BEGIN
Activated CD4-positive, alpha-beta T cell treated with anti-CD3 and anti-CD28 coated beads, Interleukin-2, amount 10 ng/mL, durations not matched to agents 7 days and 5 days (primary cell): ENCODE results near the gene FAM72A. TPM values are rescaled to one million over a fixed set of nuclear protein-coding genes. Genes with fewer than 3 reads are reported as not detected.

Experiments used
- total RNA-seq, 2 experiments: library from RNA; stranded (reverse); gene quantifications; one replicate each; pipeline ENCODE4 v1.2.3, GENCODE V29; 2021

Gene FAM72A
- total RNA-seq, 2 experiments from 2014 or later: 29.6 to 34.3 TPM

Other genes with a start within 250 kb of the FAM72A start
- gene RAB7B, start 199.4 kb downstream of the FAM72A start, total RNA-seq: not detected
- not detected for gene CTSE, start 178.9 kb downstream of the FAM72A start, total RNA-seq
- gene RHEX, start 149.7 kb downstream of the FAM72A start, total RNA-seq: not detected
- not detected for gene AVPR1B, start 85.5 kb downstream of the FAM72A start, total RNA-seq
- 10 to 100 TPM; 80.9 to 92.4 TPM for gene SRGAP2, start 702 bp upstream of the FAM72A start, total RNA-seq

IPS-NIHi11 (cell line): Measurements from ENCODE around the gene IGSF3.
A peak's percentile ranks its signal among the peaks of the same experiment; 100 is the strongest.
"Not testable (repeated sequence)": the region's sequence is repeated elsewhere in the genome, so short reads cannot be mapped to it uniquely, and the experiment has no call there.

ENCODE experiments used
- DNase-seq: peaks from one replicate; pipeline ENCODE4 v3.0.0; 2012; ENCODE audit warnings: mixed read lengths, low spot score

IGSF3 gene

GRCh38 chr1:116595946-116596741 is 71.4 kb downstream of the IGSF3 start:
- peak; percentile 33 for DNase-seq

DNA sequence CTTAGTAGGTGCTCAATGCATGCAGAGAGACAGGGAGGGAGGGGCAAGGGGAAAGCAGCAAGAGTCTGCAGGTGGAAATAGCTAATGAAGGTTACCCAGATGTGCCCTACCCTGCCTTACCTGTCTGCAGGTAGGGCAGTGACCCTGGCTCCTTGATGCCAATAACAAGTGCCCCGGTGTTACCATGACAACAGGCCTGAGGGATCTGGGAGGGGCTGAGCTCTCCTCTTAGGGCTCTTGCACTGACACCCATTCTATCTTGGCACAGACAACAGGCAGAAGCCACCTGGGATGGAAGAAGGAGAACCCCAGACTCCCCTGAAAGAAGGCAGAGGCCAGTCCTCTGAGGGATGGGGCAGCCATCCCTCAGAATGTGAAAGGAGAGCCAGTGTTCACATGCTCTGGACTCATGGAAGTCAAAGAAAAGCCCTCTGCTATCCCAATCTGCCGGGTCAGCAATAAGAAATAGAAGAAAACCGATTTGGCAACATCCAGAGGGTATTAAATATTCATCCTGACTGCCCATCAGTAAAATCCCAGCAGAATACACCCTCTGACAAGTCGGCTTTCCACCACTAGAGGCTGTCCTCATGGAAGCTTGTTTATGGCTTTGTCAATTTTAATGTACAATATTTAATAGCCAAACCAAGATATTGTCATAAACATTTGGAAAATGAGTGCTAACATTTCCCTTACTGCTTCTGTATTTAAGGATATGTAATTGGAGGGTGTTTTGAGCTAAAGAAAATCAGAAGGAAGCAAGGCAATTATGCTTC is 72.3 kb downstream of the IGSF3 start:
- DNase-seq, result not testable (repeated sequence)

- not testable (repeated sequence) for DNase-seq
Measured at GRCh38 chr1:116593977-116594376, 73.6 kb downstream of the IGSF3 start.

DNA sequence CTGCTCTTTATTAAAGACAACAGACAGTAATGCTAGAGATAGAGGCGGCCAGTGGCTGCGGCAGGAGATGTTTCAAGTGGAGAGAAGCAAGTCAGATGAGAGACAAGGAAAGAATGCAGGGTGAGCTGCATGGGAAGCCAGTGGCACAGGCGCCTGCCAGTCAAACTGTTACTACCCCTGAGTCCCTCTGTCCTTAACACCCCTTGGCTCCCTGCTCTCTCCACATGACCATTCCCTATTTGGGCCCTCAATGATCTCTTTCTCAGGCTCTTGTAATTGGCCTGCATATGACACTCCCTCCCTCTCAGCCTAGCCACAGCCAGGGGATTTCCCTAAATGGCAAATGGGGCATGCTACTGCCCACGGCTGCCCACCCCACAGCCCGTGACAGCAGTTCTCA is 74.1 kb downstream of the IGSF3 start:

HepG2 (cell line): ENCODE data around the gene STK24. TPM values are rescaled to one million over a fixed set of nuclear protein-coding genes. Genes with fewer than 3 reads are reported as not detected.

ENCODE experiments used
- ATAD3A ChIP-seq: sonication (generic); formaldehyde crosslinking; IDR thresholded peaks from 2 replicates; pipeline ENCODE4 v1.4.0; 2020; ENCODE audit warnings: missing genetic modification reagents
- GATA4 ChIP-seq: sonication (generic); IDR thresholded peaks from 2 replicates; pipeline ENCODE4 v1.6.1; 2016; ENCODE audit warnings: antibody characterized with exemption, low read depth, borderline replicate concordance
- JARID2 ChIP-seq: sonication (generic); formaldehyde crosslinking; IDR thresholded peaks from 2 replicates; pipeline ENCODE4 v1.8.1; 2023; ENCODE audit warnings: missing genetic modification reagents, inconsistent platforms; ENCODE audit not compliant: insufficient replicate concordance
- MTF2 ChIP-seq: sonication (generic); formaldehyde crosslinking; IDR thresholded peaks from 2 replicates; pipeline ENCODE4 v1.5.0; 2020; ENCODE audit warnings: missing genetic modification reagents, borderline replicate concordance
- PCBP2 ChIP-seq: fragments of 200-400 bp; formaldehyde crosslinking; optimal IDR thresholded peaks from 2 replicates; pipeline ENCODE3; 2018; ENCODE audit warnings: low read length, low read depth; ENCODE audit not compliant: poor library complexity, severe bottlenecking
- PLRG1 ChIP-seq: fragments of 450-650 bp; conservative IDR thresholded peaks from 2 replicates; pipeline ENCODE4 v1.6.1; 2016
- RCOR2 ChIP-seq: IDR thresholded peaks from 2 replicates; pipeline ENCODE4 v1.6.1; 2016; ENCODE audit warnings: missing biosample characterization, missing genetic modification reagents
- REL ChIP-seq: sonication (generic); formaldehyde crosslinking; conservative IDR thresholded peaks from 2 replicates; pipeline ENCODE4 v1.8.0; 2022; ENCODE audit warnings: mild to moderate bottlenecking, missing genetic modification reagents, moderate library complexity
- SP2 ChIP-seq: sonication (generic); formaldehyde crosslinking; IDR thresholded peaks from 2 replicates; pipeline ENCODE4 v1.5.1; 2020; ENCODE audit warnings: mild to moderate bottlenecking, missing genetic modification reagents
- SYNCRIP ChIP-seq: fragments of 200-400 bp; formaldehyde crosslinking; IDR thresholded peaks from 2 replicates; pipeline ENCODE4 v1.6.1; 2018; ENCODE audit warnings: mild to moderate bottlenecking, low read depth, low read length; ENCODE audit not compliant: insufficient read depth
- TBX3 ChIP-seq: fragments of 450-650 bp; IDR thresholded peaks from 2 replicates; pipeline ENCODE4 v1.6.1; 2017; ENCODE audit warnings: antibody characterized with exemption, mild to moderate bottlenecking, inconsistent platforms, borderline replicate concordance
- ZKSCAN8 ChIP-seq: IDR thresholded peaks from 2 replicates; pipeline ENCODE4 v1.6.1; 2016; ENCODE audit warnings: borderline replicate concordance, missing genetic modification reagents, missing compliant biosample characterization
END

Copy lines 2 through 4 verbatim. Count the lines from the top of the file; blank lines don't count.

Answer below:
Experiments used
- total RNA-seq, 2 experiments: library from RNA; stranded (reverse); gene quantifications; one replicate each; pipeline ENCODE4 v1.2.3, GENCODE V29; 2021

Gene FAM72A